There is a concept I learnt in my Urban Development classes - that when government is unable to create jobs (like the one in Nairobi Kenya), the least it should do is avoid destroying existing ones, especially informal sector jobs.

Thus far, the hundreds of Embassava Sacco buses remain grounded. The implications are far reaching. Consider the incomes foregone by many of the bus owners who probably have complied with NTSA and traffic regulations. Consider the employment opportunities currently hanging on the balance. Consider what the many people employed by the buses in SACCO are currently doing to earn their daily bread?

Imagine the working Kenyan who took out a loan to buy a bus that's now not generating revenue - two days in a row yet is expected not to default on their installments.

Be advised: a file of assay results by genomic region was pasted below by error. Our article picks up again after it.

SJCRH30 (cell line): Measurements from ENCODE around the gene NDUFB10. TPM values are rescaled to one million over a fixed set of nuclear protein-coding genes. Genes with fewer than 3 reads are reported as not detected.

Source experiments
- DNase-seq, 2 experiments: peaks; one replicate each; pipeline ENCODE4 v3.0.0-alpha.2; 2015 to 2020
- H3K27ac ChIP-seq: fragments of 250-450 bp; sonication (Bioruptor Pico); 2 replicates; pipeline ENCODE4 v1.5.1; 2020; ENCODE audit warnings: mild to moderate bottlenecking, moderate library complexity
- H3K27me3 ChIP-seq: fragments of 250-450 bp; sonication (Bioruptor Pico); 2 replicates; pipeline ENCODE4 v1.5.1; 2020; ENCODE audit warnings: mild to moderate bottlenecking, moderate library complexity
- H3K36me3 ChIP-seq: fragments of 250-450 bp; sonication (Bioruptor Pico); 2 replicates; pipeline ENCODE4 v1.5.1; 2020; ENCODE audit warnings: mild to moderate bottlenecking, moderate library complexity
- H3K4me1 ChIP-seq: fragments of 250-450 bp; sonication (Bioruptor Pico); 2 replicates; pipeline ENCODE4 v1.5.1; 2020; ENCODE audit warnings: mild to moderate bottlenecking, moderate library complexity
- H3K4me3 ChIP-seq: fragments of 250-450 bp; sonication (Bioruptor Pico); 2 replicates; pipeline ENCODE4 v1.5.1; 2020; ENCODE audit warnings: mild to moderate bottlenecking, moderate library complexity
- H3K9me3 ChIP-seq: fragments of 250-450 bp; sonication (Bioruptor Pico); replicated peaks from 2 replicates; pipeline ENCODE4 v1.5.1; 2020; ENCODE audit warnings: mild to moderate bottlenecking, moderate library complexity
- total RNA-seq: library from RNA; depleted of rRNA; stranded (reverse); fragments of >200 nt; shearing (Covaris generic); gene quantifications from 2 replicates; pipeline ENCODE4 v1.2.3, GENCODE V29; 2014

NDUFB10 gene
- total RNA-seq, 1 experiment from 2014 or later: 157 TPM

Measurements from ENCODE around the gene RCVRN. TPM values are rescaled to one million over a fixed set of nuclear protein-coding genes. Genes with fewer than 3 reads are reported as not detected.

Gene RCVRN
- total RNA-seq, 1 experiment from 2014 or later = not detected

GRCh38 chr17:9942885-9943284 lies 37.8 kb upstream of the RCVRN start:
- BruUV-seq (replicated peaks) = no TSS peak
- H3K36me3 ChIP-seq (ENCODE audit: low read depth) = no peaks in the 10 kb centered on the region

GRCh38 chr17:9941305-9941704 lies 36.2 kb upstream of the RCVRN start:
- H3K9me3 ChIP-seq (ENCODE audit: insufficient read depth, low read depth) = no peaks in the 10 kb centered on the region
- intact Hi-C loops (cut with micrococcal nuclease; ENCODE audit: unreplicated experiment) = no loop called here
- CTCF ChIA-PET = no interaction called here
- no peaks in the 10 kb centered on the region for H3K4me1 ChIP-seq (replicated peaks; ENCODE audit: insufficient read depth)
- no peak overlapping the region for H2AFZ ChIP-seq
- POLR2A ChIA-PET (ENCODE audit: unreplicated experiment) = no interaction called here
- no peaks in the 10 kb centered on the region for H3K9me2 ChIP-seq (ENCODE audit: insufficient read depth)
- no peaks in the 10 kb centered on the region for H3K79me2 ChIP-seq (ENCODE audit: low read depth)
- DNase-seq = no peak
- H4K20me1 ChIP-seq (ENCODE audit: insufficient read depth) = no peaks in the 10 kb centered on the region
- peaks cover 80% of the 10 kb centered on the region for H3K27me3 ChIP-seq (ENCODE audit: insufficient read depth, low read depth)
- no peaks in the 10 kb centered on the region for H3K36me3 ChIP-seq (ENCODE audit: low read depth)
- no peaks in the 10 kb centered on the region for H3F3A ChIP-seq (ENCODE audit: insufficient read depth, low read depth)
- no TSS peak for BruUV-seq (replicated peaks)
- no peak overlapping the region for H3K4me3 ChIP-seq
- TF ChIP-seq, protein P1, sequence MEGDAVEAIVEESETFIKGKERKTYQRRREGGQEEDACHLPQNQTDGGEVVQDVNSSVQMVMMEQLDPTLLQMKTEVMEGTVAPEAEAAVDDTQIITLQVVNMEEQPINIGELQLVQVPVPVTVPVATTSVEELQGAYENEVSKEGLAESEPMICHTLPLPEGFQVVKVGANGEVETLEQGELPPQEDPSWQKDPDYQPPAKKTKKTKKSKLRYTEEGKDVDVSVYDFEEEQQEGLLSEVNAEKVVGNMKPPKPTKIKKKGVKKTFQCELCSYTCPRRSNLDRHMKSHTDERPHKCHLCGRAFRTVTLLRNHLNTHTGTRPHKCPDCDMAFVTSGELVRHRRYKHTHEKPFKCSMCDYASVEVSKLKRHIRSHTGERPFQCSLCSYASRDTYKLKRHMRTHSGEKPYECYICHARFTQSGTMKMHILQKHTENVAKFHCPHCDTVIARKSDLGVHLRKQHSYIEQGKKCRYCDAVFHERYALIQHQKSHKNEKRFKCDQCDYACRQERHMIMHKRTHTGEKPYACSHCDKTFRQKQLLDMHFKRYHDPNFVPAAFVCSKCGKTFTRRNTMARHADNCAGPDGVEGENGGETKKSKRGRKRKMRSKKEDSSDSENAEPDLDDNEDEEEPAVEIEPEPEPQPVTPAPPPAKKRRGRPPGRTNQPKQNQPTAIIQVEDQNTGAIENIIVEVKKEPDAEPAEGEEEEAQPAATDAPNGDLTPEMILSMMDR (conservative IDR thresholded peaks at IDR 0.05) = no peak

Imagine the bus driver who won’t take home food today?
Imagine the bus conductor who will probably resort to funny ways of getting his income for today?
Imagine the 'mama mboga' who depends on these touts and drivers for her sales.

Government officers must recognise that enforcing regulations and government policy or legislation affect the lives of ordinary people in profound ways. There is a sense of arrogance and combativeness that NTSA and traffic police exude that is unethical and insensible. People are bound to commit traffic offences, that is why the NTSA exists, that is why traffic police are paid by tax payers.

I personally do not believe that NTSA and traffic police never can amicably agree on how to penalise traffic offenders without meting havoc on public transport users like Embakasi people have been experiencing in the past two days.